"whether the delay in filing the claim was excusable; whether the state had notice of the essential facts constituting the claim; whether the state had an opportunity to investigate the circumstances underlying the claim; whether the claim appears to be meritorious; whether the failure to file or serve upon the attorney general a timely claim or to serve upon the attorney general a notice of intention resulted in substantial prejudice to the state; and whether the claimant has any other available remedy"

(Court of Claims Act 10 [6]). The presence or absence of any particular factor is not controlling (see Bay Terrace Coop. Section IV v New York State Employees' Retirement Sys. Policemen's & Firemen's Retirement Sys., 55 NY2d 979, 981 [1982]), and the weight accorded the various factors is a matter within the discretion of the Court.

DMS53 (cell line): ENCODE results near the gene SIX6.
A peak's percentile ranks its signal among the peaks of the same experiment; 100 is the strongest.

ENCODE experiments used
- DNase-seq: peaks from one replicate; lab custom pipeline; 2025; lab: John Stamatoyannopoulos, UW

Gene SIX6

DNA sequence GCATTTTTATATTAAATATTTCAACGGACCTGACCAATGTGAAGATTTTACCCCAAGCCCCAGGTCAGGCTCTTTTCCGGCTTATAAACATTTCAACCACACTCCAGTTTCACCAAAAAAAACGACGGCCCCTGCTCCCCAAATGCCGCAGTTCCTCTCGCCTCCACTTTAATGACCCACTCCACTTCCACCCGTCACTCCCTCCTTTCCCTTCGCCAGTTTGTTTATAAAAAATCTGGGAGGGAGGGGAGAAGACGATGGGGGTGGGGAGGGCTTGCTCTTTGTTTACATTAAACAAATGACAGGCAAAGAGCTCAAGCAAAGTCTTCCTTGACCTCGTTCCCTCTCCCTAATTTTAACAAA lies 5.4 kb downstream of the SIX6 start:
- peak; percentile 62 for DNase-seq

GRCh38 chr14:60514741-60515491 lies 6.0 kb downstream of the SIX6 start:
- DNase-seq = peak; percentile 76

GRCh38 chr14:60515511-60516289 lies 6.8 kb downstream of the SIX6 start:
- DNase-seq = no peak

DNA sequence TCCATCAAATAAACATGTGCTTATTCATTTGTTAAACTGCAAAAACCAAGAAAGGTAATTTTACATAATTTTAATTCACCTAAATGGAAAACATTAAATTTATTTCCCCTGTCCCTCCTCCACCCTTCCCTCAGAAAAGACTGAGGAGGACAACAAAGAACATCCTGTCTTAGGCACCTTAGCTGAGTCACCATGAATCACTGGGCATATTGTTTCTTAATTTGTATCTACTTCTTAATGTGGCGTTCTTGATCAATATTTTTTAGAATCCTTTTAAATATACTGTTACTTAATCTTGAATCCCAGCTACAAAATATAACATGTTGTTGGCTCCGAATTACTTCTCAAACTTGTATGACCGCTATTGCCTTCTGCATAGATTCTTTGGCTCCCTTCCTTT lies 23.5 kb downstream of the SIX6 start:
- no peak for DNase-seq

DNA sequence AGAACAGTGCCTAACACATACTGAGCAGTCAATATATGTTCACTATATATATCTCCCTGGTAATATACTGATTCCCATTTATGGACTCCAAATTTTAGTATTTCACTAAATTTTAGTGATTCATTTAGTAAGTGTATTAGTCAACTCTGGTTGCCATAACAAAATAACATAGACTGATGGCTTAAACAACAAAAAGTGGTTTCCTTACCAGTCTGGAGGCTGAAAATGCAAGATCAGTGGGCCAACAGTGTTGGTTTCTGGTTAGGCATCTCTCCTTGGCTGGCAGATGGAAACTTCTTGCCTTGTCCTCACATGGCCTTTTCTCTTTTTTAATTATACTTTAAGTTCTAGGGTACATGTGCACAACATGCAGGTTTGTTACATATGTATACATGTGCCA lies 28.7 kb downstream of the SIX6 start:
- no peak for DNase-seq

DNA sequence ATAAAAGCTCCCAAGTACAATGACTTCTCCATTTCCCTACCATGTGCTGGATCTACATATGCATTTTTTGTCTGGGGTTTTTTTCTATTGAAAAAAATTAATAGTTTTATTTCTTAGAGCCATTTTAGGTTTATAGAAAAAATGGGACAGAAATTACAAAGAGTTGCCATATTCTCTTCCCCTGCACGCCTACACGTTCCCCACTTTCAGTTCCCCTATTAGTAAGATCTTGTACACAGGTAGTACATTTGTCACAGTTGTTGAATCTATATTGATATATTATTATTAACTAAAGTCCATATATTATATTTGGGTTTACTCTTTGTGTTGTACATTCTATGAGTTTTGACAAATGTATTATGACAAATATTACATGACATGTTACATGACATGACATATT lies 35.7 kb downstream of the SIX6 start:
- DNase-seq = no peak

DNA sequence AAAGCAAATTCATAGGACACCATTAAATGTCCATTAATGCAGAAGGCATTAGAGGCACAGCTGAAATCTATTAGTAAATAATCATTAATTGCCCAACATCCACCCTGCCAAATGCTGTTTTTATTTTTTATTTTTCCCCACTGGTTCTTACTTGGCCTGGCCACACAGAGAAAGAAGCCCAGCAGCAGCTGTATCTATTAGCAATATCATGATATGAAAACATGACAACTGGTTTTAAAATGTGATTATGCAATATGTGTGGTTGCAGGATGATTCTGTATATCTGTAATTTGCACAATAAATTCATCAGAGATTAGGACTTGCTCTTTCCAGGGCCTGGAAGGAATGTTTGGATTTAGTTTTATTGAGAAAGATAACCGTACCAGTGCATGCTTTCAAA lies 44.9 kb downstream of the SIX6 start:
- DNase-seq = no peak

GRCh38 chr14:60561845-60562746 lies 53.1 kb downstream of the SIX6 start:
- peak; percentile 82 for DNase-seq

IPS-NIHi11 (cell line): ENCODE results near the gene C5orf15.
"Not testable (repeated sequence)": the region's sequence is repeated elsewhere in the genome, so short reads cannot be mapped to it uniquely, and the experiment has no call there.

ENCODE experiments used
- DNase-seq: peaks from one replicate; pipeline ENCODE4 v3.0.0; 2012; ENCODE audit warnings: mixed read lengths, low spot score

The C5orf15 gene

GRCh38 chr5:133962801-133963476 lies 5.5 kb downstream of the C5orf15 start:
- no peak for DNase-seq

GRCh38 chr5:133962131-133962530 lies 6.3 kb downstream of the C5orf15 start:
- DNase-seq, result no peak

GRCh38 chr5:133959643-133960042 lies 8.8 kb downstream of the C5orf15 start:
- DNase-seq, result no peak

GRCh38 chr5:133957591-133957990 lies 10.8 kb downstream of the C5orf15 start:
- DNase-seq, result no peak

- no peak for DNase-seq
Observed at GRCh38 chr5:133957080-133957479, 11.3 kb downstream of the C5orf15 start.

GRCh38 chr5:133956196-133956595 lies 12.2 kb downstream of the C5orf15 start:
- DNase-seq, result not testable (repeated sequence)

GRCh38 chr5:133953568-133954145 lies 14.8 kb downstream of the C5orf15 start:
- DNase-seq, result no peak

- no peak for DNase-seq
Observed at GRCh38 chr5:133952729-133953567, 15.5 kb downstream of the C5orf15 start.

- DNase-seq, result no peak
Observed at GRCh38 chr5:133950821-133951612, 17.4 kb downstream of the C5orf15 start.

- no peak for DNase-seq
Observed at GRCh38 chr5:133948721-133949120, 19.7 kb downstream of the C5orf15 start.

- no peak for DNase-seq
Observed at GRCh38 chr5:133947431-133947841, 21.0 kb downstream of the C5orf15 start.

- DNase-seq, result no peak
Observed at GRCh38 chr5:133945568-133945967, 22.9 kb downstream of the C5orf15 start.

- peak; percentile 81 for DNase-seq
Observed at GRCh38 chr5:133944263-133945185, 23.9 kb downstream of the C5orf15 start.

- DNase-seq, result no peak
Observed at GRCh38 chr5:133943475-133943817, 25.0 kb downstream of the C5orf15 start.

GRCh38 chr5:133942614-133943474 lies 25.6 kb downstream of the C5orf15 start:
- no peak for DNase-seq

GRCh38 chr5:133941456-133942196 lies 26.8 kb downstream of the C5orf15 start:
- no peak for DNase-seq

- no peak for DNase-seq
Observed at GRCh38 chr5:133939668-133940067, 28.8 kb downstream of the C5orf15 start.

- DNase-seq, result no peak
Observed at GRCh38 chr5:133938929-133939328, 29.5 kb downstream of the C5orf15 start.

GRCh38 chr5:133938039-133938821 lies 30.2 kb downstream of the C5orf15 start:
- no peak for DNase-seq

In support of his motion for late claim relief, claimant does not directly address whether the delay in filing this claim was excusable, but he avers that he lacks knowledge as a lay person and that his incarceration has limited his ability to confer with an attorney or access legal materials (see Gunn Affidavit, 2). Claimant further avers that he has been denied access to the facility law library and legal materials, that he was unable to read or write because his eyeglasses were confiscated, and that he was being housed in a psychiatric unit on a hunger strike (see id. at 2 [a] - [c]). As noted above, defendant has not opposed the motion and thus does not address whether claimant's delay in filing this claim was excusable. However, it is well settled that neither claimant's "professed ignorance of the law nor his confinement in a correctional facility provide[] an acceptable excuse" for failing to timely file a claim in the Court of Claims (Matter of Robinson v State of New York, 35 AD3d 948, 950 [3d Dept 2006]; see Matter of Sandlin v State of New York, 294 AD2d 723, 724 [3d Dept 2002], lv dismissed 99 NY2d 589 [2003]; see Matter of Powell v State of New York, 187 AD2d 848, 849 [3d Dept 1992]). To be sure, claimant avers that he was housed in a psychiatric unit, but he does not state for how long he was so housed and how it affected his ability to timely file a claim. Thus, this factor weighs against granting claimant's motion for late claim relief.